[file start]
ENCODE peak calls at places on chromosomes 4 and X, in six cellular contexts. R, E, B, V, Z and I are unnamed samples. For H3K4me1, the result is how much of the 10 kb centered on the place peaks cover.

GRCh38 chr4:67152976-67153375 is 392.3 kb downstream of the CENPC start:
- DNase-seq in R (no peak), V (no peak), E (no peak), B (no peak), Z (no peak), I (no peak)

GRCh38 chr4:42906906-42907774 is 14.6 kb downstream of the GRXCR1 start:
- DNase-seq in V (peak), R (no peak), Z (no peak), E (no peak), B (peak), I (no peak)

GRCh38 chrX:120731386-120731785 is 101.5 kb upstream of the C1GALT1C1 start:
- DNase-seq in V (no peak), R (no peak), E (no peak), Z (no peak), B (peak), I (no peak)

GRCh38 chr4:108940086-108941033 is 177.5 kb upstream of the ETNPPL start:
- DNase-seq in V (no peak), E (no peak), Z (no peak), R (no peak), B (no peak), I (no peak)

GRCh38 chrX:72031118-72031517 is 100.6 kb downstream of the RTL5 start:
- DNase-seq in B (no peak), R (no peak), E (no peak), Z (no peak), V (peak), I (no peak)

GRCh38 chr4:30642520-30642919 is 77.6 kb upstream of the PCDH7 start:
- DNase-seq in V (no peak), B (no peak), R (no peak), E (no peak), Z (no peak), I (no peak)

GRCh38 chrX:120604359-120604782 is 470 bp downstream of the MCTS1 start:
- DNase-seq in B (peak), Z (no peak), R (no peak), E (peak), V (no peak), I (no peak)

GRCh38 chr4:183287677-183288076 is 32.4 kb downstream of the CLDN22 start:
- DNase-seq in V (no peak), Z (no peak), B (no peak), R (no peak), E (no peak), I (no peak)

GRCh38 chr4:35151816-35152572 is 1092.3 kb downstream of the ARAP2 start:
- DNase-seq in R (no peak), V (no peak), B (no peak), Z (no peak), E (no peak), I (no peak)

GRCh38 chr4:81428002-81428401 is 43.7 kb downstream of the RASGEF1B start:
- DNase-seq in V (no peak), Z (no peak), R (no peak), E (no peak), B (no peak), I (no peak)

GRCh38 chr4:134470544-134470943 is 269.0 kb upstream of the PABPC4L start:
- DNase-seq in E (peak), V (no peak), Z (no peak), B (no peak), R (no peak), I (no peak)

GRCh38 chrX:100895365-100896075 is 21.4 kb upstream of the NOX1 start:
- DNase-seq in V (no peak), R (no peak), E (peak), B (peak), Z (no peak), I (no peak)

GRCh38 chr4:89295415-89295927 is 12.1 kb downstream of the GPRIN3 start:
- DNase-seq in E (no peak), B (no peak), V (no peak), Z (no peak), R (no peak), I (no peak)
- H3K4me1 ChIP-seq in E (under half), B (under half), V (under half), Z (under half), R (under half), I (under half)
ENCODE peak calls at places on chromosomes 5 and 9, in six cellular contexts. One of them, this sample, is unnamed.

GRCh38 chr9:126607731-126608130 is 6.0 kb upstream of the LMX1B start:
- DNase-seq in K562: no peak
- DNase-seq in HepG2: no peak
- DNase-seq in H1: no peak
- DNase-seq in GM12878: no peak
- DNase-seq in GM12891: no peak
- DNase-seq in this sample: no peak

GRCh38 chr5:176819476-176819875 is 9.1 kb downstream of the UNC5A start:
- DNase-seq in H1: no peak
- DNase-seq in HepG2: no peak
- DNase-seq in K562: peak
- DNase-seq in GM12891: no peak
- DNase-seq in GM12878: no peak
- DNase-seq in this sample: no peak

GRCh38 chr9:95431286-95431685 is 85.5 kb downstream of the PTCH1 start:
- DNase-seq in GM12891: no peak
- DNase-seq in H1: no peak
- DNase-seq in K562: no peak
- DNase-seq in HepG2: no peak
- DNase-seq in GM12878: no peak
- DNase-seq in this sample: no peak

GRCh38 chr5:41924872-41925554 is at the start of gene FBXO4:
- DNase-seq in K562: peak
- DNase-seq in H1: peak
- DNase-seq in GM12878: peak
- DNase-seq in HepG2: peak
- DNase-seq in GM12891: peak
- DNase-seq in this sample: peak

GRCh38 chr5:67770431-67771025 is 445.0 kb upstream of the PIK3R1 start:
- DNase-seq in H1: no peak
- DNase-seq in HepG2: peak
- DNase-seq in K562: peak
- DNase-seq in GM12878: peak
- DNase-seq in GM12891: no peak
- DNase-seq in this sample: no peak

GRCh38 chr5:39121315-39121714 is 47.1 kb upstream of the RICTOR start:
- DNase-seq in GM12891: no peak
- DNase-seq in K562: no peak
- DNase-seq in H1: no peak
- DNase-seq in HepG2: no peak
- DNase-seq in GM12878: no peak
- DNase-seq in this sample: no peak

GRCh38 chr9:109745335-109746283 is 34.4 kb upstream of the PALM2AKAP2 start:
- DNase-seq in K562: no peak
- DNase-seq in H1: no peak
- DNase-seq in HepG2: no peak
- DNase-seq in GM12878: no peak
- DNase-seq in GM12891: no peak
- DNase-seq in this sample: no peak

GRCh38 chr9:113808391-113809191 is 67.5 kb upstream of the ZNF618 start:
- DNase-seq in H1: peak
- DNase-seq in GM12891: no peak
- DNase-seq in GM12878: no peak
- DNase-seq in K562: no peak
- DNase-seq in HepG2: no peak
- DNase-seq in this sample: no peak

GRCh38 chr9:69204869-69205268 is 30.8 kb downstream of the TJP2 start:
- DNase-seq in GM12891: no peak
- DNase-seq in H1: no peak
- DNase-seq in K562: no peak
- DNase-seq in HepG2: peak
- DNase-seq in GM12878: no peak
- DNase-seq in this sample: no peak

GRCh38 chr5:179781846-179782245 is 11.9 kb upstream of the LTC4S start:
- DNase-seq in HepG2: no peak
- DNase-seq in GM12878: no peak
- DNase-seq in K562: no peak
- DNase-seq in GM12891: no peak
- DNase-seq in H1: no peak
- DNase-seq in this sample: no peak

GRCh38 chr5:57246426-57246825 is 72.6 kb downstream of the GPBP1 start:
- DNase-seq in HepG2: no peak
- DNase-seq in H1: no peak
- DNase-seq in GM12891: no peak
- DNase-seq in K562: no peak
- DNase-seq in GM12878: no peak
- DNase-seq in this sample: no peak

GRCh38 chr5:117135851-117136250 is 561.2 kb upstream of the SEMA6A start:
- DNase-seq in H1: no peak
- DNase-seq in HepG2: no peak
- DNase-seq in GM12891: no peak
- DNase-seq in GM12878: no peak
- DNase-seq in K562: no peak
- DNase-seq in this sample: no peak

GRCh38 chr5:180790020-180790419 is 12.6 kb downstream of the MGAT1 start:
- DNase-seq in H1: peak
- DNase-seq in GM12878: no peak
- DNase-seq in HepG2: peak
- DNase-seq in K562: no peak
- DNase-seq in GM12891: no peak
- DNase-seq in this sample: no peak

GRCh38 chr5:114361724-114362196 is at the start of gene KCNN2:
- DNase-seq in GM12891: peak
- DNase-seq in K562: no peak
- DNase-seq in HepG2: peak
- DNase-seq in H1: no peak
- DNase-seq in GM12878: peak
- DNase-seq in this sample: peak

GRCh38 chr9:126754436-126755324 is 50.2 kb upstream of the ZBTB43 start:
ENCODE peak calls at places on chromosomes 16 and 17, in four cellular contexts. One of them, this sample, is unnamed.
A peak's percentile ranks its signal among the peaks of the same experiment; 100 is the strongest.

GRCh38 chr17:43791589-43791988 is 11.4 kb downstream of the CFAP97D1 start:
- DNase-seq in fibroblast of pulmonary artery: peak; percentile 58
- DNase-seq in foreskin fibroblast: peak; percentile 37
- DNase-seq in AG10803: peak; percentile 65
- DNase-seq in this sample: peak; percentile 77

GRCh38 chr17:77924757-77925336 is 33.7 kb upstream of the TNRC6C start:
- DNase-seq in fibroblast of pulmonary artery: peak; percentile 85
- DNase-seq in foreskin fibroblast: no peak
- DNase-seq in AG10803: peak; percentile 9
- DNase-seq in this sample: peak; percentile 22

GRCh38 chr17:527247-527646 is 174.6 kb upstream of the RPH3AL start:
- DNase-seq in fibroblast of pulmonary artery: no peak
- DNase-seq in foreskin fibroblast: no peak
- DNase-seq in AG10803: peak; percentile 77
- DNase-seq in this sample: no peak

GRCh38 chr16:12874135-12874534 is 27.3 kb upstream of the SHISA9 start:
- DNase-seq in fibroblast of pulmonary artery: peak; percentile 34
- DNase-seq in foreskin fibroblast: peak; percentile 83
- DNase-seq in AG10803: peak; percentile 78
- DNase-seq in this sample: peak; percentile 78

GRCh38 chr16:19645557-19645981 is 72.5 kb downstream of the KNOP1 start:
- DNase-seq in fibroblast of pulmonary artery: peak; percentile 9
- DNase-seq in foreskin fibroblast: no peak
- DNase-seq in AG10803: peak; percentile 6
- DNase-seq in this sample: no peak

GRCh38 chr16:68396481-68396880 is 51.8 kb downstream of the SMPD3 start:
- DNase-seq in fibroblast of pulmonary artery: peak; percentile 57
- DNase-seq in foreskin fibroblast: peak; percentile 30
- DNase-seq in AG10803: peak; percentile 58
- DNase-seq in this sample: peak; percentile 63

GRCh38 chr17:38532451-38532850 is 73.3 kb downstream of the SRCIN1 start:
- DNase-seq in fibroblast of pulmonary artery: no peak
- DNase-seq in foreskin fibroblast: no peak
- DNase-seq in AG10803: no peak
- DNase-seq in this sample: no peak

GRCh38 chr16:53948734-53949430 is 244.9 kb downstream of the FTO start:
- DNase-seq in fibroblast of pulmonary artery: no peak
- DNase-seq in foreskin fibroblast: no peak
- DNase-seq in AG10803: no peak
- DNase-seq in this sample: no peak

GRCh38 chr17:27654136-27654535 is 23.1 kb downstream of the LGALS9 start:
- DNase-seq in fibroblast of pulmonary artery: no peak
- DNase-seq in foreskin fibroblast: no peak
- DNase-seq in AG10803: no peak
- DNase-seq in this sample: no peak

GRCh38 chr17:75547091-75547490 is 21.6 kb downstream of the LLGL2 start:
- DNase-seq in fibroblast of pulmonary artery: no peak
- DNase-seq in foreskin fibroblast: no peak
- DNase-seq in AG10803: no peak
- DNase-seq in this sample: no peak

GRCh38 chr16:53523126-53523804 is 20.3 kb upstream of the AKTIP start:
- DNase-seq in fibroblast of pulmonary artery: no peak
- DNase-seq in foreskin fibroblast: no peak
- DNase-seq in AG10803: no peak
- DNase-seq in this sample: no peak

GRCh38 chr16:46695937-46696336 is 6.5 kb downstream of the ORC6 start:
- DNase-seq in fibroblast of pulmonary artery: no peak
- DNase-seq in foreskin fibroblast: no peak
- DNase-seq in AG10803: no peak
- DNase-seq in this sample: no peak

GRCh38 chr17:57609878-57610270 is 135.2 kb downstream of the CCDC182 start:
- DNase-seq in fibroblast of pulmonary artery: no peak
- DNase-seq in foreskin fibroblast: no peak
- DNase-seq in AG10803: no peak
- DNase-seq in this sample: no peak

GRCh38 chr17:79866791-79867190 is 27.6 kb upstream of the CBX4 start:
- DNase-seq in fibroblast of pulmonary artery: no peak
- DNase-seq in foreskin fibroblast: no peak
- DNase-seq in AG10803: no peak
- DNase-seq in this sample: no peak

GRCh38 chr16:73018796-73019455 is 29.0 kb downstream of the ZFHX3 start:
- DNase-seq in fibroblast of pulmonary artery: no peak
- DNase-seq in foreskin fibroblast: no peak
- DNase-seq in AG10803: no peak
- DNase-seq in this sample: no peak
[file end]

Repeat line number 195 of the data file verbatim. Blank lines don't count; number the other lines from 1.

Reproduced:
- DNase-seq in this sample: no peak